So we had a run-in with a hurricane recently. I don't know about you, but I was glued to the TV watching Matthew run alongside the Florida coast. I was scared and shocked at his decision to visit our coastal county at just the perfect time – high tide.
Kind of like bringing a pig to a barbecue…
Matthew was the world’s worst tourist. He acted like he owned the place, made a mess, left, and forced the locals to clean up after him.
We had plenty of warning. But deciding whether to evacuate or hunker down is not a straightforward decision. You wonder how serious the storm will be. You worry about looters. It’s hard to know whether you are over- or under-reacting.
In the end, my family decided to evacuate to a hotel in Atlanta.
Once the car was packed, I took one last walk through my home to make sure all the interior doors were shut, toilets were turned off, tubs were filled, etc.
Walking through my house for perhaps the last time really put my “stuff” in perspective. Yes, I have cherished possessions. Yes, if something devastating happened to my home I would be devastated.
But, the only things I took were water, food, clothing, my family, my dog, and a couple of pieces of jewelry that my grandmother left me.
Everything else was just stuff.
The pictures on the wall could be reordered.
Furniture stores sell furniture. Right, Ruel?
We need new carpet anyway so I don’t care about that so much.
I love that granite countertop but it won’t fit in my trunk.
Stuff. Even Memaw’s jewelry was just stuff, but it was easy to throw into the pouch with my earrings.
My husband and I stayed up almost all night watching the TV when the hurricane hit Savannah. With each passing minute I thought about…
Everything but my stuff.
Were the people I knew who decided to hunker down at home going to be okay?
Would Tybee Island ever be the same?
How many of the beautiful old oak trees that line the streets of Savannah would be lost?
Would Mitchelville Beach still have those gorgeous marsh grasses?
I have only lived in Savannah a little over a year, but I realized that my “home” is not centered on my stuff. And, I wonder why it took a very real possibility of losing all my stuff to make me remember this fact.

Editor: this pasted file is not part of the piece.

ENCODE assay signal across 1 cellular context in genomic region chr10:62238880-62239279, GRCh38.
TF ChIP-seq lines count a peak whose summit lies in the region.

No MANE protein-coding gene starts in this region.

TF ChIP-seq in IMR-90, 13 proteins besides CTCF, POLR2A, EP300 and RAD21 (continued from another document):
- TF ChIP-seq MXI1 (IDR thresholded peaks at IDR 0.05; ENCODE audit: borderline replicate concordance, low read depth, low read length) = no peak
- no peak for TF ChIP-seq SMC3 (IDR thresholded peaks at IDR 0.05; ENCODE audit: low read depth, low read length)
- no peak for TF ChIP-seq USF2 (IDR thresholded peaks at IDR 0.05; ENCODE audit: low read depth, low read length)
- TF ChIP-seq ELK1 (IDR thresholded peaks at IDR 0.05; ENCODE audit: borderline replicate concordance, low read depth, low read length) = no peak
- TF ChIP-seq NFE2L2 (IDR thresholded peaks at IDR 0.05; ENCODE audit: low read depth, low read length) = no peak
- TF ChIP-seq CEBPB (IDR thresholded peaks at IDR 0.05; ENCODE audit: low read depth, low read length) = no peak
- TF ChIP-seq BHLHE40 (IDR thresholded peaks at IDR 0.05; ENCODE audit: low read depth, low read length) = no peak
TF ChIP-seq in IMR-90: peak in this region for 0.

In case you’re wondering, my house and my stuff are fine. I was able to replace most of what I lost with one trip to Publix. And, the Spanish moss will grow back.
Many people lost more; some lost loved ones.
I have my loved ones. And to get really corny, I know that I was able to fit everything that was important to me in my SUV.
I am grateful that I don’t have the added stress of rebuilding a house or clearing uprooted trees. And my sympathies are with you if you are facing that daunting task.
But, a small piece of me would have been happy for an excuse to get new carpet…
Note: Thank you to the leaders of Savannah, Chatham County, and the state of Georgia who had the impossible job of convincing residents to leave their homes (and stuff) and to stay away until it was safe to return. I simultaneously loved and cursed you.
Dr. Melissa Gratias (pronounced "Gracious") is a work psychologist who helps overwhelmed and underappreciated businesspeople be more focused and effective. Since 2007, thousands of people have graduated with honors from her onsite sessions, distance coaching, productivity seminars, and corporate consulting projects. Based in Savannah, Georgia, Melissa is available for nationwide consulting and speaking engagements. Contact her via email at firstname.lastname@example.org or call 912-417-2505. Sign up for her free monthly e-newsletter or visit her website, melissagratias.com.